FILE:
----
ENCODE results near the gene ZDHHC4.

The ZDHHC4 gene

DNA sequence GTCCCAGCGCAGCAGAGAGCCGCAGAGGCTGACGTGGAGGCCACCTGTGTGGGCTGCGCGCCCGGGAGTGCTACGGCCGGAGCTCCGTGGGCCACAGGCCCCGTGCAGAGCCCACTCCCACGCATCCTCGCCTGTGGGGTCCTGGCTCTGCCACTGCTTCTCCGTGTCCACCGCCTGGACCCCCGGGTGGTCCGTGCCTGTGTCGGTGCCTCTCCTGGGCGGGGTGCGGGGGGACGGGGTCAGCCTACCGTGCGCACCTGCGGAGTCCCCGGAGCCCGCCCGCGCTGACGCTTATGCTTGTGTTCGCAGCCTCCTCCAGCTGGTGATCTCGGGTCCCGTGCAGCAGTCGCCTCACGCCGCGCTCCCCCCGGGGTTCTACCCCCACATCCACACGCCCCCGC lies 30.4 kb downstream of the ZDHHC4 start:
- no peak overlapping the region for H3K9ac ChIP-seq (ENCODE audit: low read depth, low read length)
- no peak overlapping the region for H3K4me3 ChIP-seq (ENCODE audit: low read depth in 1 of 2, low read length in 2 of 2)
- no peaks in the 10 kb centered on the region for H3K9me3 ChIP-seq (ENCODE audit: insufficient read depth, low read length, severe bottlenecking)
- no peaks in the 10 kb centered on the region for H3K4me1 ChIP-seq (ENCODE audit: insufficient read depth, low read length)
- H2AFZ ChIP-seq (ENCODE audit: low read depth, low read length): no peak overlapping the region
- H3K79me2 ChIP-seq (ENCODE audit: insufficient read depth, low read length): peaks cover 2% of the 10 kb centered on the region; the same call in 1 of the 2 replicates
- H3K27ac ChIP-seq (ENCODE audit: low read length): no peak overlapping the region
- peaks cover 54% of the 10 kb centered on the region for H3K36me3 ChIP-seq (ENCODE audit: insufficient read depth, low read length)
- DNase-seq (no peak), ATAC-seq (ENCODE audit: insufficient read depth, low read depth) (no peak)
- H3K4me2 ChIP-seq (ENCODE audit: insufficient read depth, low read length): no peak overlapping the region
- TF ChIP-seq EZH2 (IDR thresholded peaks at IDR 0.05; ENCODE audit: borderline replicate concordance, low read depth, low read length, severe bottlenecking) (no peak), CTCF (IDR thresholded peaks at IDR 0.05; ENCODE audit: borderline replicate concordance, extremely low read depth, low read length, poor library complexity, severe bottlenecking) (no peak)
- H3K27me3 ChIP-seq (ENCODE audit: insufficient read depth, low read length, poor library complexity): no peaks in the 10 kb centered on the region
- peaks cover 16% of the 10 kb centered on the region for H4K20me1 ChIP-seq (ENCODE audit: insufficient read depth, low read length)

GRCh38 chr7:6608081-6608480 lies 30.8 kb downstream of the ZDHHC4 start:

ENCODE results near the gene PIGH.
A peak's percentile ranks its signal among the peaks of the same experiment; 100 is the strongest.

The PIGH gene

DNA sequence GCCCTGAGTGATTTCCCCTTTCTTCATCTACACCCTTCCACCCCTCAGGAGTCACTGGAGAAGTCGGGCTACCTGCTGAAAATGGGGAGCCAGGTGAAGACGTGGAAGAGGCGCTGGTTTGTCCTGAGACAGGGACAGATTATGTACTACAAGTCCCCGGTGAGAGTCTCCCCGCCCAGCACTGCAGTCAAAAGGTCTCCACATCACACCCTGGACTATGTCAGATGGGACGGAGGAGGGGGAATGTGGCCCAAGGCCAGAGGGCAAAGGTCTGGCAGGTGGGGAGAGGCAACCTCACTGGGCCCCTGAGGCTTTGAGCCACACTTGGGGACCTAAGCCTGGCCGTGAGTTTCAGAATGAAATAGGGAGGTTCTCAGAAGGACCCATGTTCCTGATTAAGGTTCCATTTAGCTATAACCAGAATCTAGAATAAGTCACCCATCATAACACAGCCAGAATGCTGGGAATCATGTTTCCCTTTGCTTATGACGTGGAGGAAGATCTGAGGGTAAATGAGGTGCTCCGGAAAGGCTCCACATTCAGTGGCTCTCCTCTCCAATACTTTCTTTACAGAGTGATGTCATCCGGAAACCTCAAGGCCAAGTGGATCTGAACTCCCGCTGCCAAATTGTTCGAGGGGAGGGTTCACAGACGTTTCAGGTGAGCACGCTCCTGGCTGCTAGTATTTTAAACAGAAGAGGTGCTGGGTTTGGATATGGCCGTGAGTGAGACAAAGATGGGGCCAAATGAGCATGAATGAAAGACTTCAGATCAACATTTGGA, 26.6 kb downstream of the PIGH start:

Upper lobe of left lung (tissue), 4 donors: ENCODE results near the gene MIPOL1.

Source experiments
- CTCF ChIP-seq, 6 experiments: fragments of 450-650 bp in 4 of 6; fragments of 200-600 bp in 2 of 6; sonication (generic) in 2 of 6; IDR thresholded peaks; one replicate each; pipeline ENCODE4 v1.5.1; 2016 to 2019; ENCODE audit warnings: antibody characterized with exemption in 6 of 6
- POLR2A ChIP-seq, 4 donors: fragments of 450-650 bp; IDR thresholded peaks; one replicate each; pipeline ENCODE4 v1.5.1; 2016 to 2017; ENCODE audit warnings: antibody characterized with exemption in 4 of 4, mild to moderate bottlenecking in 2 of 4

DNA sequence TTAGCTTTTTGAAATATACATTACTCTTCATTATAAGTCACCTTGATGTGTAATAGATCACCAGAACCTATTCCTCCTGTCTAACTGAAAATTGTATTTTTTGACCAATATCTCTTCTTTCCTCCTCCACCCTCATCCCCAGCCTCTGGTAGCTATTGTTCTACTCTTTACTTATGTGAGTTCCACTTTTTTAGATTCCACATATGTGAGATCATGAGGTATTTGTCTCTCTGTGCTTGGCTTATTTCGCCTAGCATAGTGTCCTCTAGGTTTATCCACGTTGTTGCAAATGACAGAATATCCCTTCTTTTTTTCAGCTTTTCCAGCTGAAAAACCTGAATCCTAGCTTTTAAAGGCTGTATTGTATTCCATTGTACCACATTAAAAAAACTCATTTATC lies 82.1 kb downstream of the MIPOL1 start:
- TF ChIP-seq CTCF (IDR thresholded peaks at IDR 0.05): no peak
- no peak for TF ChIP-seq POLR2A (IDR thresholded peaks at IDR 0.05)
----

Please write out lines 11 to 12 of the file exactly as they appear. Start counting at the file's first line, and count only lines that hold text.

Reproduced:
- peaks cover 54% of the 10 kb centered on the region for H3K36me3 ChIP-seq (ENCODE audit: insufficient read depth, low read length)
- DNase-seq (no peak), ATAC-seq (ENCODE audit: insufficient read depth, low read depth) (no peak)